including: Microsoft Frontpage &
Expression, Dreamweaver, PageMill,
ColdFusion, etc.



One I like is called CoffeeCup. They are
very intuitively designed, fast, low footprint
on your computer, and, they have a free
version available.

OK, Now What?


CoffeeCup Web Software can be found
here:



http://www.coffeecup.com/



With the free stuff here:



http://www.coffeecup.com/freestuff/


OK, Now What?


Plan A was to have you all play around
with the free version of CoffeeCup, create
your first webpage, and then even have
you upload it to either the South Pointe or
my website.



Well, best the best laid plans of mice and
men were laid waste by our friendly and
helpful IT department, so, well, nevermind.

OK, Now What?


To give you a quick idea of what you might
do with a web page, let’s look at mine,
located at:



www.nakedscience.org/mrg


OK, Now What?


Now, just in case, here’s what I use my
web page for…


Providing a vector for reinforcement of
curriculum



Include course syllabi, class lecture notes,
PowerPoints, sample exams, worksheets, and
graphics. Anything I can make digital.


Nakedscience.org Includes:


separate pages per course with full
course content


field trip, lab photos, & video


classroom procedures


SAT/ACT information


articles of interest


contact information


a Blog for less formal communication

http://nakedscience.blogspot.com/


Includes:


short commentaries, current events,
interesting science articles


easy response feedback mechanisms,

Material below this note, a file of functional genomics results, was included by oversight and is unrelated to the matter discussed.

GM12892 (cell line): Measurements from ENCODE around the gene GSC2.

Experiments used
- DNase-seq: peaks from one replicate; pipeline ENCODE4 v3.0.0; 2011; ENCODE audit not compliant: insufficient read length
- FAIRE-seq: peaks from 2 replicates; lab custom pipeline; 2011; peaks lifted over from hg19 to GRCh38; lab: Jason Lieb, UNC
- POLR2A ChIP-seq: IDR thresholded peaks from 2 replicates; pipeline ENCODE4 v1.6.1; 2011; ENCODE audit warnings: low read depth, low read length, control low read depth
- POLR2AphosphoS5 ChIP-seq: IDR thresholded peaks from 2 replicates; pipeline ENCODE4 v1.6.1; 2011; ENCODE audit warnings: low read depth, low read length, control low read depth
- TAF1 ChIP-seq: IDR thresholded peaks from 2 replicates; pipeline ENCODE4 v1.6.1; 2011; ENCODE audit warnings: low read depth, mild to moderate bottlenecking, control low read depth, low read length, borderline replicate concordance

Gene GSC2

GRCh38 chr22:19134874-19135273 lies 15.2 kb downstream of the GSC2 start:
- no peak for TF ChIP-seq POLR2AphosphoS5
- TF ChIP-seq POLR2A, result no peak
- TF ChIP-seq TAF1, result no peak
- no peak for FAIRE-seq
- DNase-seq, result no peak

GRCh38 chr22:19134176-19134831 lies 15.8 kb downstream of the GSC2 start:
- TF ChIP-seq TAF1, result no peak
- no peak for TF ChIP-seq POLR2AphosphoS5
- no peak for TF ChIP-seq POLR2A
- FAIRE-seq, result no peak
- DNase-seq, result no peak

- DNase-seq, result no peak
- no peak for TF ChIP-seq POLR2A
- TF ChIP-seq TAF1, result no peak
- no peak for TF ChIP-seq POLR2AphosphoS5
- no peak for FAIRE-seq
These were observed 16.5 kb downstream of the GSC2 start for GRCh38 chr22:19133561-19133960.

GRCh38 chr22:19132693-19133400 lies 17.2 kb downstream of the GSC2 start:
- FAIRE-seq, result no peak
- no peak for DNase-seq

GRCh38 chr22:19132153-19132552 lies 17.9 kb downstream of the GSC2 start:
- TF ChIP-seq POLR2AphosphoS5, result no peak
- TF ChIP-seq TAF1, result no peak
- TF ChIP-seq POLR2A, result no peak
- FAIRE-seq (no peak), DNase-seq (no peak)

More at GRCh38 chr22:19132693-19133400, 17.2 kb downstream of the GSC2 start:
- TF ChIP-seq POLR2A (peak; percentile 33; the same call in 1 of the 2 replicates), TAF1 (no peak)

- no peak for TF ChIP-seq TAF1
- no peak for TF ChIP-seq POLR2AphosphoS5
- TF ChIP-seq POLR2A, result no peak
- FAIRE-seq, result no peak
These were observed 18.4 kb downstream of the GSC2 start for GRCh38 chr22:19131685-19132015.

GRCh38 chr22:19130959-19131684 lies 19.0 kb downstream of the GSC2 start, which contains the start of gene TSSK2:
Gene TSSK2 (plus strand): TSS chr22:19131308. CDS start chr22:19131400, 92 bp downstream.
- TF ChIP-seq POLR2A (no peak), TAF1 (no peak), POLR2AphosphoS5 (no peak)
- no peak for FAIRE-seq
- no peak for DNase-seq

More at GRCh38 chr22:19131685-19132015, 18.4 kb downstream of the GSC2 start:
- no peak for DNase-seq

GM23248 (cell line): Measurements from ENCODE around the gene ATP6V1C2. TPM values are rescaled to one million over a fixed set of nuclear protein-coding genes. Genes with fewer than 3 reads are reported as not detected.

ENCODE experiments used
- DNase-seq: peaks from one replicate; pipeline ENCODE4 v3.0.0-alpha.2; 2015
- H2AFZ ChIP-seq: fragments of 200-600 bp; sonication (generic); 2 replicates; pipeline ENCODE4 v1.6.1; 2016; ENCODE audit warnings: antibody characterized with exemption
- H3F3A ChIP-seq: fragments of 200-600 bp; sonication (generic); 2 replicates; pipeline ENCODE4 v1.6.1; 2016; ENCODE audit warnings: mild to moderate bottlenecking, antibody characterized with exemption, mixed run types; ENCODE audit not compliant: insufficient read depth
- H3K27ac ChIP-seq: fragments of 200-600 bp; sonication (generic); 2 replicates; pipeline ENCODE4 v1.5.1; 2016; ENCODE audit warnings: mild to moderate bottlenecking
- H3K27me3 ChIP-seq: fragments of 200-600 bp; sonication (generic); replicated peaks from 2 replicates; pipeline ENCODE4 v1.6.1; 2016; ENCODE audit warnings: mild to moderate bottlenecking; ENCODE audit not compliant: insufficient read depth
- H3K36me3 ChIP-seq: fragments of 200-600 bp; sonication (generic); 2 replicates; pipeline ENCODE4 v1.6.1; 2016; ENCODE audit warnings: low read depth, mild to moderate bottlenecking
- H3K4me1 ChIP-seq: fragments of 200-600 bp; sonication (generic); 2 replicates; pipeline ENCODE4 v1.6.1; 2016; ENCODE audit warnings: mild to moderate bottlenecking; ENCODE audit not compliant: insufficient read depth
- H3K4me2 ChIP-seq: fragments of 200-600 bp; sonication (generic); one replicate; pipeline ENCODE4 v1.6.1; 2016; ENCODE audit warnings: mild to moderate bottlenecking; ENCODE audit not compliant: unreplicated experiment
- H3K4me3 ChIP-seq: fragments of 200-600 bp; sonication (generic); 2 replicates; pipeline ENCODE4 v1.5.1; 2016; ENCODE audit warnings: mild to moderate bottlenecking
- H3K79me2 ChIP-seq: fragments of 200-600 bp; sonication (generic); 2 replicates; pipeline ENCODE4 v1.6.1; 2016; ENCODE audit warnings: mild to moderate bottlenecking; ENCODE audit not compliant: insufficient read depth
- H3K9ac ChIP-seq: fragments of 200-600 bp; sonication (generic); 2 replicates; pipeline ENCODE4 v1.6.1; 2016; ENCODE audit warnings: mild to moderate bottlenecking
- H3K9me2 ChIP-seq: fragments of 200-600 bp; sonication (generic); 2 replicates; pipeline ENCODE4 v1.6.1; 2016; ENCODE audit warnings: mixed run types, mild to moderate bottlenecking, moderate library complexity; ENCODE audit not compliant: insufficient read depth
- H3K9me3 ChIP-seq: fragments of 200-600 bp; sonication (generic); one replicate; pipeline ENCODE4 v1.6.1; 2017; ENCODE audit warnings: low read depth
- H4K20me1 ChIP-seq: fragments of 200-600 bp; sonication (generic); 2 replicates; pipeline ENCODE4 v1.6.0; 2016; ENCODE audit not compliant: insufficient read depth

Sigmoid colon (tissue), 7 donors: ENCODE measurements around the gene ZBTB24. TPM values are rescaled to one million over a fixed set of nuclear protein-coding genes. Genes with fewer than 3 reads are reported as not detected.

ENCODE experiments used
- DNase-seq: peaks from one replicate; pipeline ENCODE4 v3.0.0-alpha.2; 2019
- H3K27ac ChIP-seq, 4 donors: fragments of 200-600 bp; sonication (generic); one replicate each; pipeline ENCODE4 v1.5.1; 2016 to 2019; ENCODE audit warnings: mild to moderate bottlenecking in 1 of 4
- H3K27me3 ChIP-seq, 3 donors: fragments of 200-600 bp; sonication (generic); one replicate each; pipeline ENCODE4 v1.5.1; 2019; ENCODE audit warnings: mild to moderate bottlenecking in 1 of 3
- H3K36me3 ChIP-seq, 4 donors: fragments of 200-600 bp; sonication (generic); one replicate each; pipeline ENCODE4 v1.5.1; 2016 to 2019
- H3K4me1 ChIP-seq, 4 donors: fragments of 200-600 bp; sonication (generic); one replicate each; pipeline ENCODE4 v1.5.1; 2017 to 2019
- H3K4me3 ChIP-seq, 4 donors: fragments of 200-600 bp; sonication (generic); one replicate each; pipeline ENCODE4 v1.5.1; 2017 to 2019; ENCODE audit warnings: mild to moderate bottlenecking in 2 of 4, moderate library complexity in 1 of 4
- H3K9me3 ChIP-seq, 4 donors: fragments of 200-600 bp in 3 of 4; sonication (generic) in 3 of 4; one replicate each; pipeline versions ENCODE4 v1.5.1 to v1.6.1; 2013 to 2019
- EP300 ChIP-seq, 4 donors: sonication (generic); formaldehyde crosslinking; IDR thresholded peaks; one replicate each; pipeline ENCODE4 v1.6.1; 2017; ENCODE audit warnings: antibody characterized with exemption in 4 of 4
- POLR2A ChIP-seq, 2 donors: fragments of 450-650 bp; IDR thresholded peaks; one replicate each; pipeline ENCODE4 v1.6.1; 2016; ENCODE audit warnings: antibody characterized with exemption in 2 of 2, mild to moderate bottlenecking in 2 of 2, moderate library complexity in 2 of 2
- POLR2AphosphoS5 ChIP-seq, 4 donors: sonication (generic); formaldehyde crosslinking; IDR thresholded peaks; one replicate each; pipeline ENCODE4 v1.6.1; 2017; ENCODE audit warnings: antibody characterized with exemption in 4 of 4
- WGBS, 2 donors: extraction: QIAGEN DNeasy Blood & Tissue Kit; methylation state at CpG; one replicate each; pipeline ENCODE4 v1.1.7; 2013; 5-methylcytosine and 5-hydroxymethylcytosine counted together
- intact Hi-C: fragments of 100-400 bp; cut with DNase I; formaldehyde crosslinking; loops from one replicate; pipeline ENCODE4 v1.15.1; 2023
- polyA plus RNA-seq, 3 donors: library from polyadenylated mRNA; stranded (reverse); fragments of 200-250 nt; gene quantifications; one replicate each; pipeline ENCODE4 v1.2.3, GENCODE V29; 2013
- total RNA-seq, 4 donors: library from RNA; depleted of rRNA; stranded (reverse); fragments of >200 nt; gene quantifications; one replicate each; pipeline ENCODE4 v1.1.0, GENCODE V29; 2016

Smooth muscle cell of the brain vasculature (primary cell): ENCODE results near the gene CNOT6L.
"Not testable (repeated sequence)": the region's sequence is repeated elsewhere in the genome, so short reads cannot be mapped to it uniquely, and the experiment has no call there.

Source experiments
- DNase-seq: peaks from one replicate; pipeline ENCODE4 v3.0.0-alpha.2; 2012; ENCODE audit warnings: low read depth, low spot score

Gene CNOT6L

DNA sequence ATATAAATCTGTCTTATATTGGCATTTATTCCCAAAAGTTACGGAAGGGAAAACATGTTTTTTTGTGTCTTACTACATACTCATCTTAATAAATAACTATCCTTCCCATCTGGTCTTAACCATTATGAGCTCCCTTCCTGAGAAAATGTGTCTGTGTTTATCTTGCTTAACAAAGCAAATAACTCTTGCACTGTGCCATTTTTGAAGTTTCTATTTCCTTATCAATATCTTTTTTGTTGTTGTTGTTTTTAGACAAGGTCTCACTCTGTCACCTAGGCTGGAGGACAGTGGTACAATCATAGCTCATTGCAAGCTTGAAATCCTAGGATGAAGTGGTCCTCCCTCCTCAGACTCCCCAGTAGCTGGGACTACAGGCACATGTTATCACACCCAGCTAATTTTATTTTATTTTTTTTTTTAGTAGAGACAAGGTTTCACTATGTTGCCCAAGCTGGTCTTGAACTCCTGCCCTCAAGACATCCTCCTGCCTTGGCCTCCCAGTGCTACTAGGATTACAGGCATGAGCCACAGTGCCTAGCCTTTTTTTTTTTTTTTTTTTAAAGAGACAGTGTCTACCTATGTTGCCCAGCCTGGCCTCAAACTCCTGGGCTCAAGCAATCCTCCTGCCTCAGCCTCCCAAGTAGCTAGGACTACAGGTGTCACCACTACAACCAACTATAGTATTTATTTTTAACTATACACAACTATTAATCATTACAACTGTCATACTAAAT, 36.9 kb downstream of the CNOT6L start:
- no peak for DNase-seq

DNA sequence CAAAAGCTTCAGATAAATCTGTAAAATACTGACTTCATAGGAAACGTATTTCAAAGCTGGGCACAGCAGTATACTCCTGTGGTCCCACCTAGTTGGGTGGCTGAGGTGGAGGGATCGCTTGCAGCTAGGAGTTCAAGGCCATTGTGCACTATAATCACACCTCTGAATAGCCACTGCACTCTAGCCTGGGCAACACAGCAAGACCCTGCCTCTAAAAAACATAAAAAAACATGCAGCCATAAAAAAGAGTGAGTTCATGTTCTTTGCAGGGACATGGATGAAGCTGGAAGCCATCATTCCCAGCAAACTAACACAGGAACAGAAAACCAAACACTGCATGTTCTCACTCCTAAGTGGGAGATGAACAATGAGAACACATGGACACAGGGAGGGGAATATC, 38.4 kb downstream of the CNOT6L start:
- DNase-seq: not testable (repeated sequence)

displayed on page dynamically


calendar and archived postings


easy hypertext markup

More?


Maybe we should end it here.



If you want more, check out a web page of
this presentation with design tips, additional
reference and software links, plus more fun
and adventure in web design…



http://www.nakedscience.org/mrg/WebDesignIntro.htm



Designer Issues You Should Know.


You should always consider your audience, both
with regard to content and to design
technicalities. For example:



Computer screen size. As a general rule, a site
should be developed at 640 pixels wide.


This will also allow your end user to print out the
page so it will fit on a piece of paper.


Any pages over 780 pixels wide will look poorly
or will be hard to navigate on screen sizes that
are set at 800x600.

Designer Issues You Should Know.



46KB

6KB

Optimize your images for the web. Make
your pictures download fast for your viewers.
Use 72 dpi when scanning or creating an
image for the web.

See any difference?


Contrast colors for
better readability.


Keep it simple.


As a general rule,
using a light
background with a
dark text or a dark
background with
light text.

Designer Issues You Should Know.


Sans
-
Serif fonts
are easier to read
on screens that
are being
projected or on
web pages.


NEVER USE
CAPS

Serif

Sans
-
Serif

Times New
Roman

Arial

Garamond

Verdana

Georgia

Tahoma

Designer Issues You Should Know.

Designer Issues You Should Know.


Your user should be able to navigate to
the main sections (especially the home
page) on your site from every page.


Section 508
Requirement.


(especially if
government funding
is involved)


Websites need to be
accessible to all
people so <alt> tags
on all images need
to be used.

Designer Issues You Should Know.

Designing Layouts


Too many animations
are distracting to your
audience, however cool
they may seem at the
time.


Example of
BAD web page
design